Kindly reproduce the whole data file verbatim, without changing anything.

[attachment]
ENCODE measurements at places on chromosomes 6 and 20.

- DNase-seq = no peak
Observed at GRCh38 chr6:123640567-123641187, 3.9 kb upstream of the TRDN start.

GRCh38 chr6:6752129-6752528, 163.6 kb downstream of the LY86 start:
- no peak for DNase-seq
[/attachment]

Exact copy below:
ENCODE measurements at places on chromosomes 6 and 20.

- DNase-seq = no peak
Observed at GRCh38 chr6:123640567-123641187, 3.9 kb upstream of the TRDN start.

GRCh38 chr6:6752129-6752528, 163.6 kb downstream of the LY86 start:
- no peak for DNase-seq